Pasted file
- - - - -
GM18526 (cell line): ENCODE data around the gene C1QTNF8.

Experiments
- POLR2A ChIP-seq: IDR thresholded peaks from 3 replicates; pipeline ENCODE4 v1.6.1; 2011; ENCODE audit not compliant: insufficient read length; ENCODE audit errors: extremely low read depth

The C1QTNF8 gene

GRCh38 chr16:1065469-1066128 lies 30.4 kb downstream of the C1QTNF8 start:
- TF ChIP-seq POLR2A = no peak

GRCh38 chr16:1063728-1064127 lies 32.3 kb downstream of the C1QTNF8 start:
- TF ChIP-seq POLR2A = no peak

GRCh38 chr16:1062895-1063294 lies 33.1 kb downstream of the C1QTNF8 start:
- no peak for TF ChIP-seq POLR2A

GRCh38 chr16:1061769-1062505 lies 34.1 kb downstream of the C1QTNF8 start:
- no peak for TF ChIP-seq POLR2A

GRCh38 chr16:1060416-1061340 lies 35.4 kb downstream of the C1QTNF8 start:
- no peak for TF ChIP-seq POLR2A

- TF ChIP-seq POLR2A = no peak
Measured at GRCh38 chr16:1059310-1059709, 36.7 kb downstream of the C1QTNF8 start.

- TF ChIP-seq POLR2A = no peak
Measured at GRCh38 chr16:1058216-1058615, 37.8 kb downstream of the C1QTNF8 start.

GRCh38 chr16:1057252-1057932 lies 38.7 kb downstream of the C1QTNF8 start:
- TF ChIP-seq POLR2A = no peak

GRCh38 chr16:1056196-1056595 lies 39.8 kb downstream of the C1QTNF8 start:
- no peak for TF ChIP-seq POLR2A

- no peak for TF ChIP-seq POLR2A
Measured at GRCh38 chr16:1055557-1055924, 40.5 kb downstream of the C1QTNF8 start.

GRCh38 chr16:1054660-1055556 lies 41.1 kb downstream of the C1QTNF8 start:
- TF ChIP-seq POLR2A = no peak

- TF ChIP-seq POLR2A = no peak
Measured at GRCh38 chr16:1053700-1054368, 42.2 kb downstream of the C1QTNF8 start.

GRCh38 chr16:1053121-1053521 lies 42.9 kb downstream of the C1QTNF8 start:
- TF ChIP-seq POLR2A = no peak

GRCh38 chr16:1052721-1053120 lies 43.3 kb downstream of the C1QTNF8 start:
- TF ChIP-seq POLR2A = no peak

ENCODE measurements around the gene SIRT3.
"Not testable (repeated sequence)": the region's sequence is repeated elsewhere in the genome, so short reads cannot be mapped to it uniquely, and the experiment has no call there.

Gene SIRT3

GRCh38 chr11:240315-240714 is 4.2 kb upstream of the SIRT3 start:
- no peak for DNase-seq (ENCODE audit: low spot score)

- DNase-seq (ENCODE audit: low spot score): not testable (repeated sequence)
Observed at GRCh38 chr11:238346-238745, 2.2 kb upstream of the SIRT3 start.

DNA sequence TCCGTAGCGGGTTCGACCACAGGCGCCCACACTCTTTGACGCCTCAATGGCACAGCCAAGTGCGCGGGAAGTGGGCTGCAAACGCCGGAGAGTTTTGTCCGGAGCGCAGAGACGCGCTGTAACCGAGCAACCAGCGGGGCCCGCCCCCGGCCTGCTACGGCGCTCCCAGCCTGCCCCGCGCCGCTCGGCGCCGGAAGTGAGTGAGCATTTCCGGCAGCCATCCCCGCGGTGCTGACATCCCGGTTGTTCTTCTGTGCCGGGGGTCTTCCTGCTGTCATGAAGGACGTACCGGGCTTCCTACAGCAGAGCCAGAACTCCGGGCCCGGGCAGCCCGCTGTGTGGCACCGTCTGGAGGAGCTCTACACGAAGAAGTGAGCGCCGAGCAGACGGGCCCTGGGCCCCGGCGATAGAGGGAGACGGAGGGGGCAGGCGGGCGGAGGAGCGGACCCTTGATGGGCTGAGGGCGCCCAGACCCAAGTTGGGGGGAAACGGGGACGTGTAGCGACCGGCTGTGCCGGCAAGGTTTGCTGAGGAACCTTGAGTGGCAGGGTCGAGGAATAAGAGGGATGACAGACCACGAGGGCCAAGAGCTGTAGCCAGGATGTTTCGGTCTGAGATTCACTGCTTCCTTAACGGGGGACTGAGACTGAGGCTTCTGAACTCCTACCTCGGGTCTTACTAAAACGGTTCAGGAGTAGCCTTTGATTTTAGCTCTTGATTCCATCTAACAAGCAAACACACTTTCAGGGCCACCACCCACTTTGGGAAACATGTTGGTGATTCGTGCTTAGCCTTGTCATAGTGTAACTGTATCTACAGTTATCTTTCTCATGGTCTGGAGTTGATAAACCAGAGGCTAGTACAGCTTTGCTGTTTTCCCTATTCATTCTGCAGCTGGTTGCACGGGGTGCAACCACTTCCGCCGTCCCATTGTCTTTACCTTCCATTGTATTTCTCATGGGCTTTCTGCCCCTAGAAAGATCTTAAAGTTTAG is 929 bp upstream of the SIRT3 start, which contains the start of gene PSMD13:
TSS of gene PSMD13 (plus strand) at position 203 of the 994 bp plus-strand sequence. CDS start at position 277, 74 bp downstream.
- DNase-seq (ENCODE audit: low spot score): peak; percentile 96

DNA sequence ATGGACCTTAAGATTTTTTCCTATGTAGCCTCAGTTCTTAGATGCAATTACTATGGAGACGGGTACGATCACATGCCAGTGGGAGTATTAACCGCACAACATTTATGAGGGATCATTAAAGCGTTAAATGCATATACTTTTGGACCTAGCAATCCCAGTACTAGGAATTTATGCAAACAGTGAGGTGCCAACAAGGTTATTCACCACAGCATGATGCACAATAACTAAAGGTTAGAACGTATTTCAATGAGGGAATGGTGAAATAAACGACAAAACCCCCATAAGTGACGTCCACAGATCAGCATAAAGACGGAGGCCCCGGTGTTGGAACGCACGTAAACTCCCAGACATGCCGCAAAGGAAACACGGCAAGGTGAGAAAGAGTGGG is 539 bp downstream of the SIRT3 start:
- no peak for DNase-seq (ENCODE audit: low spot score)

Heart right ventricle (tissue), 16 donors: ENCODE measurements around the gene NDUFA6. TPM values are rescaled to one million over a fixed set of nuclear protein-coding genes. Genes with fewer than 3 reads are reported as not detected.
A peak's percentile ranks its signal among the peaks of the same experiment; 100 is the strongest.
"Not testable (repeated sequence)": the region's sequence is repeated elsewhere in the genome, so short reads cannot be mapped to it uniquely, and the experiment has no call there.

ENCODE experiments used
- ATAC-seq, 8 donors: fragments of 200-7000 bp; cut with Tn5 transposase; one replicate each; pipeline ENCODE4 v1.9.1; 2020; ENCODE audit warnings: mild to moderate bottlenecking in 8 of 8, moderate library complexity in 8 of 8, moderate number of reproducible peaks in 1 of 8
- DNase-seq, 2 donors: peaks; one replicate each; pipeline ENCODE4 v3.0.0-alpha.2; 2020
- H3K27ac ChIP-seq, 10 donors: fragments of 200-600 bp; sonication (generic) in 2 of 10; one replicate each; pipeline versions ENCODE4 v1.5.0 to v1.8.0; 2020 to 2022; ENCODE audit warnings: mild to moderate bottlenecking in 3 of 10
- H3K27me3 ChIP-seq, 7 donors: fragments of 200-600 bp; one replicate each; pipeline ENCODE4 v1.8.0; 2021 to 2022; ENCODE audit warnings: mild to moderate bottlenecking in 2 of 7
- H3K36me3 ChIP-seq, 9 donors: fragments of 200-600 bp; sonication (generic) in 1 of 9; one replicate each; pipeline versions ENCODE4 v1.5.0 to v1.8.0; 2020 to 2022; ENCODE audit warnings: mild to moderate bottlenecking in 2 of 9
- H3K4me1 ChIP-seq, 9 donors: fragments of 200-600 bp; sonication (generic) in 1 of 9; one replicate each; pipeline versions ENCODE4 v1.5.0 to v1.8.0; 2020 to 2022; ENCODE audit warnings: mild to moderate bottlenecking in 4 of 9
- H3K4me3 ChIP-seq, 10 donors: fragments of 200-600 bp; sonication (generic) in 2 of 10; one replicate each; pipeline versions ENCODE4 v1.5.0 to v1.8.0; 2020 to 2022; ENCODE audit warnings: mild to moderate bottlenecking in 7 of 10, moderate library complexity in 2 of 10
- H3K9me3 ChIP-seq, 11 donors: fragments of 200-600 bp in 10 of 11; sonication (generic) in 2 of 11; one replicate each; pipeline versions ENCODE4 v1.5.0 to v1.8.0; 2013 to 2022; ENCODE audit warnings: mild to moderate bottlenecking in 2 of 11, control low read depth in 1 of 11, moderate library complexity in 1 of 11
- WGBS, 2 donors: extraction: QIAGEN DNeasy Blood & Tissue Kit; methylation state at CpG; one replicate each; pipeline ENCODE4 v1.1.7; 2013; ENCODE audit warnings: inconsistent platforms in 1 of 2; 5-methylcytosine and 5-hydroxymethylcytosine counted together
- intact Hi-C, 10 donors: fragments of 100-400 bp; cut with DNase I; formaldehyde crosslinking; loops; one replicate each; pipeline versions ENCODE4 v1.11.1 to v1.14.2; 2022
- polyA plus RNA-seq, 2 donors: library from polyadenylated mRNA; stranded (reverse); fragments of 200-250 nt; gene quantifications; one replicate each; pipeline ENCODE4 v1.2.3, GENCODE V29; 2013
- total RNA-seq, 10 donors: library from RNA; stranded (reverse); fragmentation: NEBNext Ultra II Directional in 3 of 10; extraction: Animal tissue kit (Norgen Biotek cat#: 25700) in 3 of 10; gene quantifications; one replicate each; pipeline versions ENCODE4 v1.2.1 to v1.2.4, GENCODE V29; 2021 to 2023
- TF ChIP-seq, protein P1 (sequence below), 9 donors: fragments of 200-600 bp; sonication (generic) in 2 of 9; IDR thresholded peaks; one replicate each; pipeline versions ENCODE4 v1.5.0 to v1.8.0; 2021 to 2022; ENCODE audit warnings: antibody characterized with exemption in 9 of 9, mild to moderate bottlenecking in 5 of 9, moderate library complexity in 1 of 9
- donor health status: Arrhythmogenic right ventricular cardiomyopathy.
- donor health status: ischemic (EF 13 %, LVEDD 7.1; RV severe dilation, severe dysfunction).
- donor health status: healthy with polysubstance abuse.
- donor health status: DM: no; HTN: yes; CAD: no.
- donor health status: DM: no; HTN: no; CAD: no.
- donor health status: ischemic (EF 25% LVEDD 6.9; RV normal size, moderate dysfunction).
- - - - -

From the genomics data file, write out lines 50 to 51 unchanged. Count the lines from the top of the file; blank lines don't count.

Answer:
- DNase-seq, 2 donors: peaks; one replicate each; pipeline ENCODE4 v3.0.0-alpha.2; 2020
- H3K27ac ChIP-seq, 10 donors: fragments of 200-600 bp; sonication (generic) in 2 of 10; one replicate each; pipeline versions ENCODE4 v1.5.0 to v1.8.0; 2020 to 2022; ENCODE audit warnings: mild to moderate bottlenecking in 3 of 10